NHM looks to future with members’ centre

The Natural History Museum today opens a new £4m suite of rooms for members and patrons as it re-focusses its fund-raising and public engagement policy on its scientific research.

The Mary Anning Rooms, celebrating the early19thcentury fossil hunter and palaeontology pioneer, have been created in the long-unused south central towers of the 1870s Alfred Waterhouse building, include a new restaurant and dining rooms with wallpaper designs inspired by the original ceiling in the main Hintze Hall, a study centre and a coffee lounge.

All images courtesy of NHM trustees

Two floors are connected by a staircase which incorporates a “cabinet of curiosities, a large glass display case containing 150 objects that highlight the museum’s unrivalled collections. The rooms had been little used for decades, and post-war false ceilings and room divides have been removed to reveal the original lay-outs. The new designs borrow heavily from the original architecture of the admired Grade I listed Waterhouse building, with tiling patterns and floors referring to the Victorian terracotta coursing and mosaic-work.

Each room has displays and interpretation linking with the history and collections of the museum, and they offer unprecedented views of the building and of South Kensington beyond.

“We are delighted to be able to breathe new life back into this neglected, historic space” said Christina Heap, head of membership, who said there are currently 16,500 members. “The beautifully curated suite of rooms will provide an exciting, inspiring and engaging space for members and patrons to enjoy.”

The museum, said its director Sir Michael Dixon, was looking to its members and patrons to not only increase income by refocus attention on the NHM’s world-leading research, which is not funded.

“We have a lot of one-time visitors from overseas” he told AI, “but we want to build a more loyal following among UK residents, and as the museum’s own scientific work  focusses on work that has impact on societal issues - a lot of work on the eradication of disease, securing food supplies for the future, availability of scarce minerals, we think we will engage an audience much more effectively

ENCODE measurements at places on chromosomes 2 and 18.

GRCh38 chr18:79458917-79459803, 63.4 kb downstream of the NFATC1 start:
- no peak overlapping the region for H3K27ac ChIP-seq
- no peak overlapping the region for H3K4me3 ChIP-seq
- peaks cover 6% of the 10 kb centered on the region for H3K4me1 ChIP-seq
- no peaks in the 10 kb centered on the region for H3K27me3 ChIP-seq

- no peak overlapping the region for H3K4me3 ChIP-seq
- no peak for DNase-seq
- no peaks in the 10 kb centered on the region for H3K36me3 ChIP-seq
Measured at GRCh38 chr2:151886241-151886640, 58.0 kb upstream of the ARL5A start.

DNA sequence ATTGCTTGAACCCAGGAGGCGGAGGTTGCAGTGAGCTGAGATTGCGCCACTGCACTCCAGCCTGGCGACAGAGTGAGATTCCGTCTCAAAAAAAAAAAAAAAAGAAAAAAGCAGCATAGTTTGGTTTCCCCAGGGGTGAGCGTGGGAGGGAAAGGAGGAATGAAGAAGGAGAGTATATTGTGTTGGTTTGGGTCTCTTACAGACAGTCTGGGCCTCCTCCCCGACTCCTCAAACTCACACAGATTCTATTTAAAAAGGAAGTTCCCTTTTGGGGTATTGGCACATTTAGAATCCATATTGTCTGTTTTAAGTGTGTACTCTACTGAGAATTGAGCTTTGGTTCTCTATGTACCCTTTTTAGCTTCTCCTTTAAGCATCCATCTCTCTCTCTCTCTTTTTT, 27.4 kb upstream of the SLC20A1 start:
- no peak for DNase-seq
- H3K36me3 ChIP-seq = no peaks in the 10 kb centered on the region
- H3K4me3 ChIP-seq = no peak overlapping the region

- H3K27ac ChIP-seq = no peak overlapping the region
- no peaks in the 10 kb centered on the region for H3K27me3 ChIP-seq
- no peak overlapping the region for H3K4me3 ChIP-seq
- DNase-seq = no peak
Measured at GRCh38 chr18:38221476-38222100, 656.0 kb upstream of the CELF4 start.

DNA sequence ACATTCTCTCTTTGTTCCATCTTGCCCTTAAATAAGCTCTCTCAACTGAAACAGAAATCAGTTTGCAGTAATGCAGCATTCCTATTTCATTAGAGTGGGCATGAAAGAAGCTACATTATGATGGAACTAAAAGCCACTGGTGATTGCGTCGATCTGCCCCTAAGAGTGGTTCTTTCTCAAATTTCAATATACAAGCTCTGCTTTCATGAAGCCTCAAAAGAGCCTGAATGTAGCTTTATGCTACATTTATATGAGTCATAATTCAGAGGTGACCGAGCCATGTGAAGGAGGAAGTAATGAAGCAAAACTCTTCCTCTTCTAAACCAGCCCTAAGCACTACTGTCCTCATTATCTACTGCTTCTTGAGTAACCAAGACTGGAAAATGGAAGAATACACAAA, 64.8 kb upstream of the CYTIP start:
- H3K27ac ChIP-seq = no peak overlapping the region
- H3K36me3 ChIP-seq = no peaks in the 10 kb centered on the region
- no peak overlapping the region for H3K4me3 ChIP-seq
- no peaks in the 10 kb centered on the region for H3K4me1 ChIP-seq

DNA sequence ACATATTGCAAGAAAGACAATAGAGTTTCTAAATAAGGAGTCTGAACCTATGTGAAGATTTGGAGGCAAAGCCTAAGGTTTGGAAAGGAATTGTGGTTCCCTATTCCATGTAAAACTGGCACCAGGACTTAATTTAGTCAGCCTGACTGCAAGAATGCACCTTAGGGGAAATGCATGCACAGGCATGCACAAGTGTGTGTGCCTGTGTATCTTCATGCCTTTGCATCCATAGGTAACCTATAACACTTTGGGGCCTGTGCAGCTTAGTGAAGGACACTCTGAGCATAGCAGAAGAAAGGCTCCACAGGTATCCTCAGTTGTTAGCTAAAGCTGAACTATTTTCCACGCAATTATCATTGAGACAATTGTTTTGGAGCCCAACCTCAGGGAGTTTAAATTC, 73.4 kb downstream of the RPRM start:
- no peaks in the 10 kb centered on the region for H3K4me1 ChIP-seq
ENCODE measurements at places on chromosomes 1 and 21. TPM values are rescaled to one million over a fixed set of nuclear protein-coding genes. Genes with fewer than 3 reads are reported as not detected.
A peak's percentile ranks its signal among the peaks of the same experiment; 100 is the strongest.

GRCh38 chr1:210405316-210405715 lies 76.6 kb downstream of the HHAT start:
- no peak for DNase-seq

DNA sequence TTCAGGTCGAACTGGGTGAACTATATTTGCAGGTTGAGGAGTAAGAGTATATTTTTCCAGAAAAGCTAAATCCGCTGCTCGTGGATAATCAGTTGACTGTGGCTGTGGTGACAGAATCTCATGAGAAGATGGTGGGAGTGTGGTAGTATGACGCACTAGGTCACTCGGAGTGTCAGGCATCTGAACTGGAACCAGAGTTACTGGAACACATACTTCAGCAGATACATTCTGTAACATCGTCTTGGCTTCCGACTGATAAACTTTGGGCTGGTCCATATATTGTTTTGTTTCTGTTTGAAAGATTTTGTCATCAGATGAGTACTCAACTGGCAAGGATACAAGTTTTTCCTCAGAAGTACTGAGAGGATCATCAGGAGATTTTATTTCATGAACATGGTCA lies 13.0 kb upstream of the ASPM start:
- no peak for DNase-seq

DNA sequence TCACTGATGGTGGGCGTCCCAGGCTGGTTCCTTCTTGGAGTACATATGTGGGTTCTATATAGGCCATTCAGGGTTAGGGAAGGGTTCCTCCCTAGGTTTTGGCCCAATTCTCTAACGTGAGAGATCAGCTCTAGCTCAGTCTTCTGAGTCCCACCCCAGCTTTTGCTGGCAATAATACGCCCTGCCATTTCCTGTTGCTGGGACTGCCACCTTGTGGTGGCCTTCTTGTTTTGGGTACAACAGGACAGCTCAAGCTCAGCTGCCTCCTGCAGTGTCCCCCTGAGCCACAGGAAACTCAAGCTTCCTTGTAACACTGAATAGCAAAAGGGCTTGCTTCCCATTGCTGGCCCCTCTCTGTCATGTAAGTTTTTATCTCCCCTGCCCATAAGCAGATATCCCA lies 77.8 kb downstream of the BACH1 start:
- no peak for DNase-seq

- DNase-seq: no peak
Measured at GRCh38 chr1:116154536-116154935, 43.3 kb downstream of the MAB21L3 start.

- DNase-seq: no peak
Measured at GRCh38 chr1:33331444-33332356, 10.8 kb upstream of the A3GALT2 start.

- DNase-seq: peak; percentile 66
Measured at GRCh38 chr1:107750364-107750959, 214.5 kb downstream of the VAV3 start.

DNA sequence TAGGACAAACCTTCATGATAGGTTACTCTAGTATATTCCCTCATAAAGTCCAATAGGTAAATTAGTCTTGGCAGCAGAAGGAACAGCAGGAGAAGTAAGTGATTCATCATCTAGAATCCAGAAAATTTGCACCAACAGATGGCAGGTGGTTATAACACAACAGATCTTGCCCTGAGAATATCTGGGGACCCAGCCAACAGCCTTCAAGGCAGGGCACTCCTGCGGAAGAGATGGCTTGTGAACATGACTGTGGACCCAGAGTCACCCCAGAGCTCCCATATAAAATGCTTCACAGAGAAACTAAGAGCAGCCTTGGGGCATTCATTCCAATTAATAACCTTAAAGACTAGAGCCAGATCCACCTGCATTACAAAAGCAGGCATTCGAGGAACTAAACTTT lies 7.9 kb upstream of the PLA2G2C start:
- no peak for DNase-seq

A drive to increase membership – at an annual subscription of £62 – over the last four years has brought an increase of 42% and it is hoped that the new facilities wil help boost the annual income from members and patrons (of which there are currently 65 paying between £1,000 and £10,.000 a year) from £500,000 to £1m.

The museum has just under £40m a year from the government in grants but has had its subsidy cut by 30% since 2010, Dixon said. There has been a recent drop in visitor numbers among national museums in London, he said, and while the NHM’s figures fell by 400,000 over two years they are now almost back to the 5m it enjoyed following the scrapping of admission fees in 2001.

“But it’s not overtly about fundraising, it’s also about supporting the causes of the museum” Dixon said. “The museum needs to be much more visible in talking about big societal issues, big environmental issues, the fact that our current methods of producing and consuming food are unsustainable - not to be strident about it but providing evidence for people to make up their own minds.

“I hope people will become members of the museum because they support the causes of the museum more than to enjoy the benefits that accrue. We want people to join and stay because of what we do rather than what we are.”

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